Helen said...

I have the perfect bath for just that Cassondra head rest arm rests it is wonderful then I come out pick up a good book and turn off to everything that is going on around me and read, loose myself in the regency era usually. I always feel so much better afterwards I might just go and do that now thanks.
Have Fun

Keira Soleore said...

Thanks for the timely reminder, Cassondra. This is something that I don't do often enough.

In fact, I'm going to take your advice and go off to a matinee showing of "Becoming Jane" later today. Watching a movie on opening day. Can't remember when I did that last.

Foanna, all the best with your workshop preparation. Any ideas for bringing it to SF next July?

Helen, a tub with head and arm rests?? WOW! What luxury!

Anna Campbell said...

Actually, Keira, I'm trying to convince my partner in crime she needs to come to a US conference. But it's hard when you've got kids (you know!). It's about alpha heroes which I think is a subject of enduring interest. I hope YOU are coming to SF! It was so fantastic to run into you a few times in Dallas.

Caren Crane said...

Helen, I want your bath! *g*

Cassondra, this is something we all need to keep in mind. I am about to leave the relative sanity of summer behind and launch once more into the frenetic pace of the new school year.

And it's not just school. It's the time when clubs, sports, church activities and music all cranks into high gear. By Christmas I am a quivering wreck from keeping up with my teenagers' activities!

I take a few precious minutes each night to read before bed. That is sanity for me. I bought myself an iPod so I can listen to "my" music when forced to be somewhere I don't want to be (*cough*work*cough*). But it's hard to force myself to just step outside and feel the sun on my skin. To take time to sit on the deck and listen to the birds.

My mind is always whispering that there is something I need to be doing. Stupid mind! Maybe I'll light my favorite scented candle while I'm reading tonight. Wear the silky pajamas rather than cotton. Thanks for the reminder!

Anonymous said...

Cassondra, I love this post! I had a wonderful moment a couple of days ago when my son (he's almost seven) asked me to lie down on the grass and snuggle with him for a minute. He's a snuggly little boy, so this wasn't totally unusual. The unusual part was that I did it. I lay down under my favorite tree and he lay down in one arm and my little girl lay down in the other. And we sat like that for a while, just looking at the tree. It was soooo lovely.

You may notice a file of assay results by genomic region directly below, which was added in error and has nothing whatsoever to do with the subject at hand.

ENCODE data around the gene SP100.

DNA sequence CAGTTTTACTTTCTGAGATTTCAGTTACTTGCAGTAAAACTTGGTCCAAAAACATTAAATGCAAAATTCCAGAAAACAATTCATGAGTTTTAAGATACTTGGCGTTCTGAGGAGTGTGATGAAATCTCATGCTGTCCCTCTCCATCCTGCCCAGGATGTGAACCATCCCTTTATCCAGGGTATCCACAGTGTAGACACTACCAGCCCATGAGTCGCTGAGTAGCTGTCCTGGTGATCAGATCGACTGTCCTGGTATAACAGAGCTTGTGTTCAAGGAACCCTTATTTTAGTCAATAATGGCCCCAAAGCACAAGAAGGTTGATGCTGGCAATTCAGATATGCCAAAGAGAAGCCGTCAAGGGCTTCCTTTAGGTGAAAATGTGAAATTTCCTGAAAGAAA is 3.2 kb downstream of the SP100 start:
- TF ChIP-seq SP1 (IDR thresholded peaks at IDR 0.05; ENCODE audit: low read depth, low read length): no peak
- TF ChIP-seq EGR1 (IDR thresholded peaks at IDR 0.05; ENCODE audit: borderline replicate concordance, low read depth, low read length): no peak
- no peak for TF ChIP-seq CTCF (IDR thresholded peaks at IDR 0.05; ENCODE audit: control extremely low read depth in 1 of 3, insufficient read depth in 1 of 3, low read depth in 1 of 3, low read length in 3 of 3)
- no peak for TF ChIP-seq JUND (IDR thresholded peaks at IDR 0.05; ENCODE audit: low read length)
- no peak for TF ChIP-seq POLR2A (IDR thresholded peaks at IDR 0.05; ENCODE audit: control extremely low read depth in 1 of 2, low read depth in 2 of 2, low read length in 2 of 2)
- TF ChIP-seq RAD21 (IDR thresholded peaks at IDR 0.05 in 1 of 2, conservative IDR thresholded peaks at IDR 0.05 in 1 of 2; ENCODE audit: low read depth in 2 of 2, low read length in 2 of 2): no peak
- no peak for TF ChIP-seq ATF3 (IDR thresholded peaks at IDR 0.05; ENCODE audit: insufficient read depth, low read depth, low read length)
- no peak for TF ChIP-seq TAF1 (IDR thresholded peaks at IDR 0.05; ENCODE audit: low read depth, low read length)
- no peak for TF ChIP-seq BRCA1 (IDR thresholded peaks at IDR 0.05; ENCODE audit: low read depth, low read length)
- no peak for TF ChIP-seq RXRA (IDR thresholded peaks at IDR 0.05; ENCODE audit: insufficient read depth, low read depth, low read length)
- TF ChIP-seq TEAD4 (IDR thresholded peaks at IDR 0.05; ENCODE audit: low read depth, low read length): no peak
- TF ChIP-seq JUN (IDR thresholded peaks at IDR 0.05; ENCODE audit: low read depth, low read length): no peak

I often feel like I'm running eight directions at once, but it's totally self-imposed. The truth is, I get bored and impatient sitting still. I feel like there's things to be done and why aren't I doing them? So I need to consciously work at taking these times outs to savor life.

Thanks for the reminder!

jo lewis-robertson said...

Beautiful post, Cassondra. I almost felt hypnotized reading the words! Love the "living ahead of myself" image. Most of us get so caught up in the mundane necessities of day-to-day living, that we forget to stop and enjoy life. I'm a type-A person and I have to force myself to do this. Hmmm, bubble baths and massages, glasses of wine -- oops make that Pepsi -- and silk sheets! Thanks for the "sensual" reminder.

Christie Kelley said...

Great post, Cassondra. For the past seven weeks it's been beyond hectic for me. I haven't had the chance to savory the moment on anything. All I do is rush to finish this task and hurry to finish that one. I need to remember to slow it down and turn off my cell phone now and then. Unfortunately in my business clients don't even think about the fact that I might need some time to myself or my family. So I need to take control of that.

Thanks for the reminder to slow it down and enjoy the bubbles. At least I'll a big soaker tub once we finish our remodel.

Jeanne (AKA The Duchesse) said...

Cassondra, loved the post. Thanks for the reminder. There is so much to appreciate in life, isn't there? Our children's moments, the feel of the wind on our faces, the sight of a storm brewing when we need rain. Love it! :> Enjoy the water! grins, Jeanne

Donna MacMeans said...

Great post, Cassondra

THis time of year, a long walk by myself will do the trip. It's easier to soak in the ambience of the woods, or the fog, or the morning if one doesn't have to bother with conversation. In the winter, I love to cuddle under a warm blanket with a good book and get lost in someone else's world.